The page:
Tool use is one of the hallmarks of our humanity. By developing and using tools—levers, hammers, axes, computers—we have greatly extended our abilities. Some of the other primates have been observed to utilize something like a tool to achieve a goal, such as a chimpanzee that sticks a straw down into a termite nest and draws a snack out with it. That straw is a tool in every sense of the word, as the tasty insect could not have been reached without it. But humans have produced far more sophisticated tools. Furthermore, our ancestors and we have made
most of them, rather than simply taking advantage of a straw or club that might be lying around.
We have been able to do this because of that remarkable organ, the human hand. In a brilliant book titled simply, The Hand,
neurologist Frank Wilson presents a powerful argument for the importance of the hand in human development. This remarkable structure, to which we give little conscious thought unless we injure it, is as vital a component of our humanity as is the brain itself. Our ability to rotate the thumb, allowing it to meet the forefinger and thereby achieve a tight grip on a small object, in and of itself puts humans out of the reach of the other primates. Wilson suggests that perhaps the best thing parents and teachers can do to facilitate a child's learning is to 'head for the hands.'
To demonstrate the importance of this recommendation, all we have to do is observe a young baby closely. The hands go into motion at a very early age, and, as soon as they are able, begin to grab at, hold, shake, taste, move from hand to hand, or release objects that come within range. The earliest movements might be achieved by the hand almost alone, but soon seemingly random hand movements become coordinated with eye movements, which in turn become associated with sounds and the feel of different textures. The hand itself is a tool for brain development, as it plays a vital role in the coordination of all these sensations and actions and forces connections to be established between different parts of the brain. But the hand itself needs tools.
Fortunately, the young infant doesn't have to go through the process of devising and making all its own tools. Loving parents for centuries have observed this hunger of the hands for something to hold and manipulate and have provided a wide range of objects to satisfy that hunger. Those objects are what we call toys. While toys might appear to be more important for slightly older children, no group is more dependent on them for its tools than babies.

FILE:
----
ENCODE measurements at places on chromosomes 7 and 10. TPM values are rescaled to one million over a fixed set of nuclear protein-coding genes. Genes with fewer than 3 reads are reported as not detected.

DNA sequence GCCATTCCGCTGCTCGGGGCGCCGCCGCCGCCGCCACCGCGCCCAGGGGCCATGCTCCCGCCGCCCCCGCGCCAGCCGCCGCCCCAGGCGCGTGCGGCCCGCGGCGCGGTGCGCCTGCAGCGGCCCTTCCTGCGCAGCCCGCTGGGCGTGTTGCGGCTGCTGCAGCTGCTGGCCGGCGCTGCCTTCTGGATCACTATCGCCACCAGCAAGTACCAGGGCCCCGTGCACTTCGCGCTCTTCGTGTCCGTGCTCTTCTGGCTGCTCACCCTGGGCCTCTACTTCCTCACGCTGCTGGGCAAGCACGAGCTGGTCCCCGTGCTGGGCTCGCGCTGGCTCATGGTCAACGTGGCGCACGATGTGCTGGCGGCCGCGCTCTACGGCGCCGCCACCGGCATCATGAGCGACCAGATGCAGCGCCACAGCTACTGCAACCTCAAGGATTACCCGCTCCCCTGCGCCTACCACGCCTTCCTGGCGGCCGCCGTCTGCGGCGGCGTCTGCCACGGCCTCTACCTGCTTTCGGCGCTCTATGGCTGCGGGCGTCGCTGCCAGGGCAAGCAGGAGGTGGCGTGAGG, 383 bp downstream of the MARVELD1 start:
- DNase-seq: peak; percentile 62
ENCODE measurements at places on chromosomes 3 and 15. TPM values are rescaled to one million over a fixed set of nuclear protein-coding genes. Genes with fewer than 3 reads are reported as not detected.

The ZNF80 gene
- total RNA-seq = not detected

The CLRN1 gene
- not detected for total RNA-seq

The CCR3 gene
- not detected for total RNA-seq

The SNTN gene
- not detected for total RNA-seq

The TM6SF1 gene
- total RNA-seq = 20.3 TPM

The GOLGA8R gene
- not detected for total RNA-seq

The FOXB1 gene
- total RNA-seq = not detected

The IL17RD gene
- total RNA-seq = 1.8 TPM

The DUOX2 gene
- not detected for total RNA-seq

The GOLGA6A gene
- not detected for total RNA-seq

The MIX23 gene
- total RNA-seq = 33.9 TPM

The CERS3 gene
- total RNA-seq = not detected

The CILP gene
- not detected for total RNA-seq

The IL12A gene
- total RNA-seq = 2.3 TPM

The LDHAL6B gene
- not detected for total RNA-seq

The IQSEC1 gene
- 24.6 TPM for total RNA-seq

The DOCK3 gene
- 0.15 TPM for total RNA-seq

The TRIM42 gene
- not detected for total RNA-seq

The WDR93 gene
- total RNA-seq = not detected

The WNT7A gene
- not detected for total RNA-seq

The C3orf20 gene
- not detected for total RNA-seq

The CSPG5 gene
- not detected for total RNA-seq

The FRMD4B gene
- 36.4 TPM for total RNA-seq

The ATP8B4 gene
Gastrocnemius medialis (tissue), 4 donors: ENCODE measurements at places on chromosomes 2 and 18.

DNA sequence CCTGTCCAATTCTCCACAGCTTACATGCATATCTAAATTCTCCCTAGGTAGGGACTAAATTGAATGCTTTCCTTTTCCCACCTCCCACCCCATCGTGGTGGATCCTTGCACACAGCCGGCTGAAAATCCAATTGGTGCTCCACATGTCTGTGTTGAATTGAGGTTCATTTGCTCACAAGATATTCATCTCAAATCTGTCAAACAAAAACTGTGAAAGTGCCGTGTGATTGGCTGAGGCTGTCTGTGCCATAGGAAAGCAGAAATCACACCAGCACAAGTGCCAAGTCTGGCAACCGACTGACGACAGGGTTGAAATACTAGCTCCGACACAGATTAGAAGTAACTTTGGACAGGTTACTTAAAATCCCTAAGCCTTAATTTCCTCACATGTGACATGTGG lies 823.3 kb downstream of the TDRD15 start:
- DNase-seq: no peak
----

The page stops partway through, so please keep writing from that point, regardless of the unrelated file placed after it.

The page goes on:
And what kinds of 'tools' do the hands of babies need? There are at least five qualities that should characterize every tool-toy you give your baby:
(1) Safety. It goes without saying that the toys must be safe—not small enough to cause choking if swallowed, not made of any toxic material, not likely to shatter if dropped and broken. Responsible toy manufacturers now pay careful attention to this quality, but you still need to keep it in mind as you make selections.
(2) Manipulable. A young baby's toys should consist primarily of objects that the baby can manipulate. Toys (like mobiles) that infants just 'look at' are useful, but soon being able to 'do something' with or to the toy becomes of over-riding importance. Babies are born with a grasp reflex that lasts until around three months, at which time they voluntarily reach for objects. And many babies, by the time they reach that age, seem to want to hold something in their hands all the time. But they don't use their fingers very well at that time, so the ideal toy for the early months is one that can be grasped by closing the fingers into the palm. Once the grasp is achieved, the infant will look at it, shake it, put it in the mouth, and get very excited about it, and do everything else with it his repertoire of movements will allow. After about eight or nine months, the baby can move the thumb over to meet the forefinger and successfully manipulate many other toys (such as blocks, rings, big beads, etc.).
(3) Multisensory. In one sense of the word, perhaps every toy possesses this quality. If it can be held (motor), it can also be looked at (visual). Or manipulation of the toy, like shaking a rattle, might produce a sound (auditory). But each of these domains covers a wide range—a sound may be loud or soft, musical or harsh; a visual stimulus can vary in shape, colour, and texture. Give some thought to how many different sensory qualities a toy possesses.
(4) Responsive. A tool-toy should do something when the baby does something to it—make a sound (like a rattle), roll when you drop it, move if you push it or manage to press a certain button. Responsive toys begin to give babies a sense of power and accomplishment: something they did has had an effect. That feeling is what development is all about.
(5) Reassuring. A soft, cuddly, warm fuzzy toy is also a tool. It can help a baby find comfort when needs aren't instantly met, when something seems to produce a feeling of anxiety. And that, of course, is a tool we all need throughout our lives.
Think of these qualities when you shop for your baby's toys. There are many beautiful and exciting ones from which you can choose. You will not just be buying something to keep your baby contented while you do other things; you will also be providing vital tools for development.